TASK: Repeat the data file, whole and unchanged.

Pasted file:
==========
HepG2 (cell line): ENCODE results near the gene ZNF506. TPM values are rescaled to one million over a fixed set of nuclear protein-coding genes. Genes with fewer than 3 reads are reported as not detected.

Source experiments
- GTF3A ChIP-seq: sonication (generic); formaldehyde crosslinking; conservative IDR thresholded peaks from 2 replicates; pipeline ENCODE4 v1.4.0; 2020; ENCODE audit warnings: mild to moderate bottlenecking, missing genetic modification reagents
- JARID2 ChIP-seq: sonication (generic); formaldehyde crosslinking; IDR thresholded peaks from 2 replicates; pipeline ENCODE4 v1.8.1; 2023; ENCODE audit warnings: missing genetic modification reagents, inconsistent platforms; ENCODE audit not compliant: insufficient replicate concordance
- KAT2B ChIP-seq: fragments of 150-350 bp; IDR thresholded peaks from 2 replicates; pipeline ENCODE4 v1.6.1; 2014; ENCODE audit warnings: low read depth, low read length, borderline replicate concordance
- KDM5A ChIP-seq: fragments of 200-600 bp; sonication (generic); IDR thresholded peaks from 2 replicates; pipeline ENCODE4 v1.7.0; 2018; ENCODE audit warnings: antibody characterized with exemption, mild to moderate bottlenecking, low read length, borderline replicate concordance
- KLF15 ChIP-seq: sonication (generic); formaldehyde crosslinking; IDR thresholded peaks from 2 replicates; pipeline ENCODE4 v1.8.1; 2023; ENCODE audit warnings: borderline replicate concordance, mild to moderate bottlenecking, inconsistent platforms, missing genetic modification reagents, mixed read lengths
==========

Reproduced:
HepG2 (cell line): ENCODE results near the gene ZNF506. TPM values are rescaled to one million over a fixed set of nuclear protein-coding genes. Genes with fewer than 3 reads are reported as not detected.

Source experiments
- GTF3A ChIP-seq: sonication (generic); formaldehyde crosslinking; conservative IDR thresholded peaks from 2 replicates; pipeline ENCODE4 v1.4.0; 2020; ENCODE audit warnings: mild to moderate bottlenecking, missing genetic modification reagents
- JARID2 ChIP-seq: sonication (generic); formaldehyde crosslinking; IDR thresholded peaks from 2 replicates; pipeline ENCODE4 v1.8.1; 2023; ENCODE audit warnings: missing genetic modification reagents, inconsistent platforms; ENCODE audit not compliant: insufficient replicate concordance
- KAT2B ChIP-seq: fragments of 150-350 bp; IDR thresholded peaks from 2 replicates; pipeline ENCODE4 v1.6.1; 2014; ENCODE audit warnings: low read depth, low read length, borderline replicate concordance
- KDM5A ChIP-seq: fragments of 200-600 bp; sonication (generic); IDR thresholded peaks from 2 replicates; pipeline ENCODE4 v1.7.0; 2018; ENCODE audit warnings: antibody characterized with exemption, mild to moderate bottlenecking, low read length, borderline replicate concordance
- KLF15 ChIP-seq: sonication (generic); formaldehyde crosslinking; IDR thresholded peaks from 2 replicates; pipeline ENCODE4 v1.8.1; 2023; ENCODE audit warnings: borderline replicate concordance, mild to moderate bottlenecking, inconsistent platforms, missing genetic modification reagents, mixed read lengths